There is not much in Orange Culture's clothing to be called a men's brand. In the studio label in upscale Lagos – a traditionally feminine detail – silk ornaments and fuchsia pink dress are tough.
The brand is part of a new generation of continent-based designers who reject obsolete concepts of gender in the context of identity, culture and race.
"I found out she was growing up, people were told they needed to be heavy, they needed to be seen as men.
Orange Backstage Culture in Lagos Fashion Week. The goal of the line is to question gender standards. Credit: courtesy of Adesuos Okosun
"And it was so embedded in our culture, and I really wanted to question this interview," Oke-Lawal CNN said of the goal behind his name "rodent fluid".
"It was important for people to think outside of a certain type of African man, but they believed that men could be so many different things. We can be emotional, we can be vulnerable, and we can express ourselves, but we want without being considered less than African."
Oke-Lawal – 28-year-old native of Lagos, popular in the international fashion market since its launch in 2011.
"I found it growing up, people were informed that they needed to be heavy, they needed to be seen as men, and so embedded in our culture."
Adebayo Oke-Lawal, Orange Culture
His special mission has made his proposals a devoted global audience. He was the finalist of the LVMH Prize, becoming the first Nigerian brand to appear in London in 2016, and his collaboration with Nigerian musician David was instantly eliminated by London's Selfridges.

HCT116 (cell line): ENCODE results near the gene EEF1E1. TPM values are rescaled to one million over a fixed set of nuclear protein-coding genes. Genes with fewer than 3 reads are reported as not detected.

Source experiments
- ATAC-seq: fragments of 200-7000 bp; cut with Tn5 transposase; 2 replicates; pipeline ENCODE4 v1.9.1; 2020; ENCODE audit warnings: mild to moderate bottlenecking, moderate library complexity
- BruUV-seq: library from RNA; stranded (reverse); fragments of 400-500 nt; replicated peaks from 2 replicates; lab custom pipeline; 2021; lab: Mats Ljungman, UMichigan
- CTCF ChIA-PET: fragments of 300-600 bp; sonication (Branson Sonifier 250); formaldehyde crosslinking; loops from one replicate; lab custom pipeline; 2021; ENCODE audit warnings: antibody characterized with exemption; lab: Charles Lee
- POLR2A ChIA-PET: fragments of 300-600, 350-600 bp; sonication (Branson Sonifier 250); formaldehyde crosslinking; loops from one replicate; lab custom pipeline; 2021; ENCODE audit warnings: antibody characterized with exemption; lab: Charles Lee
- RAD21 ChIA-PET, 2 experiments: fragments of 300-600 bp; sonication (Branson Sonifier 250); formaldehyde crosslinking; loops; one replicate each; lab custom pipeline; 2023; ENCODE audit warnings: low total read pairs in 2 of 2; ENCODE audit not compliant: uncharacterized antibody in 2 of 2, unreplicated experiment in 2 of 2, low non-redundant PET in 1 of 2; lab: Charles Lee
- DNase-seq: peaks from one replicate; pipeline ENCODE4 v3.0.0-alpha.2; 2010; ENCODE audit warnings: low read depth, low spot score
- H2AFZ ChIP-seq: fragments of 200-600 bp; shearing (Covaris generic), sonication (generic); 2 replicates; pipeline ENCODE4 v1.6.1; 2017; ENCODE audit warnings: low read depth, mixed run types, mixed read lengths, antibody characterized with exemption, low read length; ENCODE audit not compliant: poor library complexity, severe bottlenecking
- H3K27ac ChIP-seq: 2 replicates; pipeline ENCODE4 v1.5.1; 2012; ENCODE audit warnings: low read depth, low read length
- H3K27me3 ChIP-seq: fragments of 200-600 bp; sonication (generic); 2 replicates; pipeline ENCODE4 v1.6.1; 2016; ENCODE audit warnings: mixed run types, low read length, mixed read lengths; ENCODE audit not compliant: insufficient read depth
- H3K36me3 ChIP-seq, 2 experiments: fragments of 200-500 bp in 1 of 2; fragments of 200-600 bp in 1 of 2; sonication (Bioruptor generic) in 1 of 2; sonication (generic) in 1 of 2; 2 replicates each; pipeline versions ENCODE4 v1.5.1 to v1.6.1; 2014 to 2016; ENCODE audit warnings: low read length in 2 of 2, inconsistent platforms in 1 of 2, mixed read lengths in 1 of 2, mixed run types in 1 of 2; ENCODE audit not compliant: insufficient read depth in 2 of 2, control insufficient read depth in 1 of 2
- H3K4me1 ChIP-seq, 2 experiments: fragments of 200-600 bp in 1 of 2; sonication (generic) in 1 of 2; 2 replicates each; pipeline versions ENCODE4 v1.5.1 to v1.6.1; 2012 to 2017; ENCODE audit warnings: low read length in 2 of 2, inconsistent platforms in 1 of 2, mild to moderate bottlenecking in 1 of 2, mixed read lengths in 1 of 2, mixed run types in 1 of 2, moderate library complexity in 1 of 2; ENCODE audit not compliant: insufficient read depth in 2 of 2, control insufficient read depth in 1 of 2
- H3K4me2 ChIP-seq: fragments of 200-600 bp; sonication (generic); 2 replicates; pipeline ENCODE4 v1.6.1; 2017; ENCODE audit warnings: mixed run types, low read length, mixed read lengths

One contribution to Instagram generated more than 600 responses. "I have so many hate reminders," Oyeyemi said.
But – "the youngsters are more progressive," he added. "Even if they do not speak about their language, they understand and appreciate it and they will not discriminate."
Androgy's label Maxivive has often parted Nigerians despite their international recognition. Credit: courtesy Kosol Onwudinjor / Maxivive
The inspiration of the label comes from Paris's Burning – a documentary of the 90s, which looks at the spectacular, sub-culture of drag queens living in New York City.
But for Oyeyemi, this is a somewhat more varied conversation about disagreement: "It's about trying new things, let's go of the ideology of what to be," he explained.
"In the past, I had conversations about religion, sexuality, human development …
"Tomorrow I can decide to produce ladies' garments, but I still call it men's clothing and someone can wear it. I do not want to be limited in any way."
Papa Oyeyemi photographed in Ikeja district in Lagos, Nigeria. Credit: Nosmot Gbadamosi
"At the end of the day, sexual fluidity is not related to sexuality, it's more about people to be in touch with their male and female side," Oke-Lawal said.
"It can not be the only kind of Nigerian man or woman, there must be room for further definitions that do not necessarily match that view," said editor Richard Akuson earlier in CNN.
"If people do not understand that this kind of person may exist, I need more for this kind of menswear."
Adebayo Oke-Lawal, Orange Culture